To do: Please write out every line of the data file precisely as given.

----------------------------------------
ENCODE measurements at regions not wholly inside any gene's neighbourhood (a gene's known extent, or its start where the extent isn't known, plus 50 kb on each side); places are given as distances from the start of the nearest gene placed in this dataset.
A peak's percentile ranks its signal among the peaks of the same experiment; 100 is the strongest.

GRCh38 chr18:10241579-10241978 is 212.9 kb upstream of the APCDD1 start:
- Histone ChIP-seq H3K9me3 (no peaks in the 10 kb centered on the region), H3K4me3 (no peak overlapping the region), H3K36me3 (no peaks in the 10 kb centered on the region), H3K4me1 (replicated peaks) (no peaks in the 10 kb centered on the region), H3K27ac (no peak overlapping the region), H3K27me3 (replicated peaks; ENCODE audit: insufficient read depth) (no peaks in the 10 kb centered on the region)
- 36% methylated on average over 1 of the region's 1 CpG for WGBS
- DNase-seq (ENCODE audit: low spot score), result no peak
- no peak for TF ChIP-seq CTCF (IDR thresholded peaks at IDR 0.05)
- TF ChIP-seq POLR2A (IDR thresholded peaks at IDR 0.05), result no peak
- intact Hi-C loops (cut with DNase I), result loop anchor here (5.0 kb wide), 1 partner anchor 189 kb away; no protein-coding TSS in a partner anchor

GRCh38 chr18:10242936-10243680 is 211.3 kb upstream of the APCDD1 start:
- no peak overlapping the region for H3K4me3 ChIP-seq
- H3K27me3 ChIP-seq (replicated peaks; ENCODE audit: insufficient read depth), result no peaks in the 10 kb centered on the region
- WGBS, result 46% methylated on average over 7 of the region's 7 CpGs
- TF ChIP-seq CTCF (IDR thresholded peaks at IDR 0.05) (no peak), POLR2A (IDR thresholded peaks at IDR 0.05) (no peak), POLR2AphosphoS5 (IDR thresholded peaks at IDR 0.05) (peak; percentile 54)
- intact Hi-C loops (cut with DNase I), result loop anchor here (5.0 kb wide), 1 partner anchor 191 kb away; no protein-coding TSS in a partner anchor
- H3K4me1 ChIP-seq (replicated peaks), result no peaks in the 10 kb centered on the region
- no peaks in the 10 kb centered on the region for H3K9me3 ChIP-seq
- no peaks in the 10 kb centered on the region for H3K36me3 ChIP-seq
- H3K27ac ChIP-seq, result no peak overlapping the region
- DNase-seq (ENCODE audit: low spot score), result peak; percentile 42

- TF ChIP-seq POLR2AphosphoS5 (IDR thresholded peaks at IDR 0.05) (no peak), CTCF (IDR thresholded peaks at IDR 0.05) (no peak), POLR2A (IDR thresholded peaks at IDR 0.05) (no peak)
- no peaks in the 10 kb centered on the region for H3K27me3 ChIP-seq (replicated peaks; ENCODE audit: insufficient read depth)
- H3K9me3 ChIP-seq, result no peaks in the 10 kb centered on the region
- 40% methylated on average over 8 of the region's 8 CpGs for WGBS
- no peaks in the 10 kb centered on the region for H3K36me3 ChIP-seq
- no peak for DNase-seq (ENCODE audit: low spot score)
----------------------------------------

ENCODE measurements at regions not wholly inside any gene's neighbourhood (a gene's known extent, or its start where the extent isn't known, plus 50 kb on each side); places are given as distances from the start of the nearest gene placed in this dataset.
A peak's percentile ranks its signal among the peaks of the same experiment; 100 is the strongest.

GRCh38 chr18:10241579-10241978 is 212.9 kb upstream of the APCDD1 start:
- Histone ChIP-seq H3K9me3 (no peaks in the 10 kb centered on the region), H3K4me3 (no peak overlapping the region), H3K36me3 (no peaks in the 10 kb centered on the region), H3K4me1 (replicated peaks) (no peaks in the 10 kb centered on the region), H3K27ac (no peak overlapping the region), H3K27me3 (replicated peaks; ENCODE audit: insufficient read depth) (no peaks in the 10 kb centered on the region)
- 36% methylated on average over 1 of the region's 1 CpG for WGBS
- DNase-seq (ENCODE audit: low spot score), result no peak
- no peak for TF ChIP-seq CTCF (IDR thresholded peaks at IDR 0.05)
- TF ChIP-seq POLR2A (IDR thresholded peaks at IDR 0.05), result no peak
- intact Hi-C loops (cut with DNase I), result loop anchor here (5.0 kb wide), 1 partner anchor 189 kb away; no protein-coding TSS in a partner anchor

GRCh38 chr18:10242936-10243680 is 211.3 kb upstream of the APCDD1 start:
- no peak overlapping the region for H3K4me3 ChIP-seq
- H3K27me3 ChIP-seq (replicated peaks; ENCODE audit: insufficient read depth), result no peaks in the 10 kb centered on the region
- WGBS, result 46% methylated on average over 7 of the region's 7 CpGs
- TF ChIP-seq CTCF (IDR thresholded peaks at IDR 0.05) (no peak), POLR2A (IDR thresholded peaks at IDR 0.05) (no peak), POLR2AphosphoS5 (IDR thresholded peaks at IDR 0.05) (peak; percentile 54)
- intact Hi-C loops (cut with DNase I), result loop anchor here (5.0 kb wide), 1 partner anchor 191 kb away; no protein-coding TSS in a partner anchor
- H3K4me1 ChIP-seq (replicated peaks), result no peaks in the 10 kb centered on the region
- no peaks in the 10 kb centered on the region for H3K9me3 ChIP-seq
- no peaks in the 10 kb centered on the region for H3K36me3 ChIP-seq
- H3K27ac ChIP-seq, result no peak overlapping the region
- DNase-seq (ENCODE audit: low spot score), result peak; percentile 42

- TF ChIP-seq POLR2AphosphoS5 (IDR thresholded peaks at IDR 0.05) (no peak), CTCF (IDR thresholded peaks at IDR 0.05) (no peak), POLR2A (IDR thresholded peaks at IDR 0.05) (no peak)
- no peaks in the 10 kb centered on the region for H3K27me3 ChIP-seq (replicated peaks; ENCODE audit: insufficient read depth)
- H3K9me3 ChIP-seq, result no peaks in the 10 kb centered on the region
- 40% methylated on average over 8 of the region's 8 CpGs for WGBS
- no peaks in the 10 kb centered on the region for H3K36me3 ChIP-seq
- no peak for DNase-seq (ENCODE audit: low spot score)